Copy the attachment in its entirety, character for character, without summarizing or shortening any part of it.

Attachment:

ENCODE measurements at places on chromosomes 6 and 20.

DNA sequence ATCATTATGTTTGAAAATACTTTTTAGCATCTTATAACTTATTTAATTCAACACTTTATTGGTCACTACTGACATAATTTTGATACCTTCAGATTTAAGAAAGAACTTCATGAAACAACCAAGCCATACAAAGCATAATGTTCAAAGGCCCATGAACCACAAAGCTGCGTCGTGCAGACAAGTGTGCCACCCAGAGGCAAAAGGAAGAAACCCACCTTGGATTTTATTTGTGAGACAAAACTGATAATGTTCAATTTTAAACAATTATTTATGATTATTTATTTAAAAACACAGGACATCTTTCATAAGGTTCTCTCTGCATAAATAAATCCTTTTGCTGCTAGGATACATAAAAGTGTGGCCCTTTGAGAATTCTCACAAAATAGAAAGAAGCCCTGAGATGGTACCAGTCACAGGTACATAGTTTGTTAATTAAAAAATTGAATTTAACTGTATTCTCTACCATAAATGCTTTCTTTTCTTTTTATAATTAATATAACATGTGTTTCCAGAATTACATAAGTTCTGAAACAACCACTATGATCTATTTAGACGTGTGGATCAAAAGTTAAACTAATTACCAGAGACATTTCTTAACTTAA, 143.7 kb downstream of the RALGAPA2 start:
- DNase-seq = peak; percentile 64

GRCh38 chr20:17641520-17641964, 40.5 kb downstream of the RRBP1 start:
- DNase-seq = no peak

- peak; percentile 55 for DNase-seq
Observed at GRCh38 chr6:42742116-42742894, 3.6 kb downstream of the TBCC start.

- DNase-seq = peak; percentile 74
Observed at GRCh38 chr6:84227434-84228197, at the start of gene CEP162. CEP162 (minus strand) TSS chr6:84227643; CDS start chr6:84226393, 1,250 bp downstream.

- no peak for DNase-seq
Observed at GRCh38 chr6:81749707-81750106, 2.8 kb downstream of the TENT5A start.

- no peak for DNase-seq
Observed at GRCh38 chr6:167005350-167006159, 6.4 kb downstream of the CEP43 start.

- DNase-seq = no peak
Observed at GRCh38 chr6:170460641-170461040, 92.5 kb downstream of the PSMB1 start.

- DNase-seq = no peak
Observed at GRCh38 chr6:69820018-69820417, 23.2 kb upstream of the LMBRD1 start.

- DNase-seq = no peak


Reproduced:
ENCODE measurements at places on chromosomes 6 and 20.

DNA sequence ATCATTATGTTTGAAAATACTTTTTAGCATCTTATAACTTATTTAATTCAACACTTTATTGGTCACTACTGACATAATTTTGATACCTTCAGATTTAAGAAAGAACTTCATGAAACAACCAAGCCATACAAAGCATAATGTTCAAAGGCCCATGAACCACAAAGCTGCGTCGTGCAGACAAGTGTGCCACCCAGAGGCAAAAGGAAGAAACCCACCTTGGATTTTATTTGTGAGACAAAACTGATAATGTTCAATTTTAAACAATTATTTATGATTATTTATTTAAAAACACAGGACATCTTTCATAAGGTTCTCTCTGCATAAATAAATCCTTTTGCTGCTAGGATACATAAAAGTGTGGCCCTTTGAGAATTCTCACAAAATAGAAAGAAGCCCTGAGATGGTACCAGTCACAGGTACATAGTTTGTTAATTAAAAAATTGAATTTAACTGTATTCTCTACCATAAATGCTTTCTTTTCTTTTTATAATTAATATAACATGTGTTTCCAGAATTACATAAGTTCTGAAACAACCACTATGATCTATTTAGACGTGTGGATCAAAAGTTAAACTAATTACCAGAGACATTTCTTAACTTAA, 143.7 kb downstream of the RALGAPA2 start:
- DNase-seq = peak; percentile 64

GRCh38 chr20:17641520-17641964, 40.5 kb downstream of the RRBP1 start:
- DNase-seq = no peak

- peak; percentile 55 for DNase-seq
Observed at GRCh38 chr6:42742116-42742894, 3.6 kb downstream of the TBCC start.

- DNase-seq = peak; percentile 74
Observed at GRCh38 chr6:84227434-84228197, at the start of gene CEP162. CEP162 (minus strand) TSS chr6:84227643; CDS start chr6:84226393, 1,250 bp downstream.

- no peak for DNase-seq
Observed at GRCh38 chr6:81749707-81750106, 2.8 kb downstream of the TENT5A start.

- no peak for DNase-seq
Observed at GRCh38 chr6:167005350-167006159, 6.4 kb downstream of the CEP43 start.

- DNase-seq = no peak
Observed at GRCh38 chr6:170460641-170461040, 92.5 kb downstream of the PSMB1 start.

- DNase-seq = no peak
Observed at GRCh38 chr6:69820018-69820417, 23.2 kb upstream of the LMBRD1 start.

- DNase-seq = no peak